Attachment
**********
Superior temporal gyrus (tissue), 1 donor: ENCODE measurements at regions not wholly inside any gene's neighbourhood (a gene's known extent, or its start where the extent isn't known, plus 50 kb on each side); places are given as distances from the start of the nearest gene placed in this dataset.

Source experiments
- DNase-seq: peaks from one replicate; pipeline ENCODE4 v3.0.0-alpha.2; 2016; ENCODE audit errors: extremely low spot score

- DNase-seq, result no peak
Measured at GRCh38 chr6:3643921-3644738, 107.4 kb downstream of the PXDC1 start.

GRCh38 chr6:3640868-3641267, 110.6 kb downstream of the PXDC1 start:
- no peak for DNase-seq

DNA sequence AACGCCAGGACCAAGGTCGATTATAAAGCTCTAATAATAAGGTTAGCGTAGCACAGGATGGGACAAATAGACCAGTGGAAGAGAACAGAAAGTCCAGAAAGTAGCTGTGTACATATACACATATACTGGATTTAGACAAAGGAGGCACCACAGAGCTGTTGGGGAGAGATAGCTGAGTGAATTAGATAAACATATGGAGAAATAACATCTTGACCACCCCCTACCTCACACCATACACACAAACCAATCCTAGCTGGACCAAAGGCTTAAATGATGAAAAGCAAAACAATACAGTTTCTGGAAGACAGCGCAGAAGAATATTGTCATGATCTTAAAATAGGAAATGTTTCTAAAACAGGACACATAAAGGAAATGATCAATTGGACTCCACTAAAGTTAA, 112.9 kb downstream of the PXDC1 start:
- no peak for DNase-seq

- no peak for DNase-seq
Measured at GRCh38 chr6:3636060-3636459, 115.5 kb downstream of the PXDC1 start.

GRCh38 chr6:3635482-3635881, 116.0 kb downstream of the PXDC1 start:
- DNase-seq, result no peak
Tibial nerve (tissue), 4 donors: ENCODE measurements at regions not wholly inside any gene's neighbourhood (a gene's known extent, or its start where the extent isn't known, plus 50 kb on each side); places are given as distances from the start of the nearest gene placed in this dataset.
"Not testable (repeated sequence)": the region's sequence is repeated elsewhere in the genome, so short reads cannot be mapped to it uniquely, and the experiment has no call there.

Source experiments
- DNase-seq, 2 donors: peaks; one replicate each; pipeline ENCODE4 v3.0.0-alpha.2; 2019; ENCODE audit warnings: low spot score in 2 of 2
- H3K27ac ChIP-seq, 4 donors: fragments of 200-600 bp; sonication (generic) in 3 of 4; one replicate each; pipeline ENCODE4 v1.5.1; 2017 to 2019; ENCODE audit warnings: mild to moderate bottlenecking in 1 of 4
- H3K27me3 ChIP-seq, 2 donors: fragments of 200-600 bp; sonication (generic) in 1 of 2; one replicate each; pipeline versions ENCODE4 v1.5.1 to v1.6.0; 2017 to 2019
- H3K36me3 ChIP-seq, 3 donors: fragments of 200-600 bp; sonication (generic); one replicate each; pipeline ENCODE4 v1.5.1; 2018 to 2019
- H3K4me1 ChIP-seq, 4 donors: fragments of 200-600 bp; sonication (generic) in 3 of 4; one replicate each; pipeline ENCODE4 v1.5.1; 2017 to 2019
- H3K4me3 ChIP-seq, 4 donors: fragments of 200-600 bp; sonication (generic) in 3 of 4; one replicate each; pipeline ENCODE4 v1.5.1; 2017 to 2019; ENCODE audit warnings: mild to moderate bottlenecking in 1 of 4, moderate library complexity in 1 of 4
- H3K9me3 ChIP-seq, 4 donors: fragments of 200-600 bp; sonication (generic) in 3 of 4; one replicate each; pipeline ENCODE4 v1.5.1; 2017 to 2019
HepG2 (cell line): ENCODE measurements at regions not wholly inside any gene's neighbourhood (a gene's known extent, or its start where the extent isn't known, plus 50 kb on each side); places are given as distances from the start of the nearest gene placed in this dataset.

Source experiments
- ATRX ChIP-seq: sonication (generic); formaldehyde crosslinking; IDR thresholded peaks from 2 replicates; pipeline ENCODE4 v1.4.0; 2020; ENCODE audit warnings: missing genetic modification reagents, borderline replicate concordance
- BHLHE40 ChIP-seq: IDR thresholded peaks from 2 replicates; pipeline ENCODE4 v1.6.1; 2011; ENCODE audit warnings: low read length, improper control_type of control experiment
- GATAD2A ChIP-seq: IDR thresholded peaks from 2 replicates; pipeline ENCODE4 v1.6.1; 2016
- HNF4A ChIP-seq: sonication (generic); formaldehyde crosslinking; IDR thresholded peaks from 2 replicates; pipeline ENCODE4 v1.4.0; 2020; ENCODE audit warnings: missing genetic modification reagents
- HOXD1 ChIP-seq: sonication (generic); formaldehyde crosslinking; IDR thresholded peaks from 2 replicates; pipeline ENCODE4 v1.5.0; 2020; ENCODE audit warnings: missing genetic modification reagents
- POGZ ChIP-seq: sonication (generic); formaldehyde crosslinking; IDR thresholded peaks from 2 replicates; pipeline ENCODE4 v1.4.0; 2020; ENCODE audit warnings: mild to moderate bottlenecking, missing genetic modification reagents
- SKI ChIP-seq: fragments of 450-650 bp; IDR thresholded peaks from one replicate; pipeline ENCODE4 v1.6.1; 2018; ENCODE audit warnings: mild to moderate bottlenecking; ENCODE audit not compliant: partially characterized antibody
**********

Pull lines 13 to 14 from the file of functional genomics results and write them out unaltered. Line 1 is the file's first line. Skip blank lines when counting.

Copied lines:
- DNase-seq, result no peak
Tibial nerve (tissue), 4 donors: ENCODE measurements at regions not wholly inside any gene's neighbourhood (a gene's known extent, or its start where the extent isn't known, plus 50 kb on each side); places are given as distances from the start of the nearest gene placed in this dataset.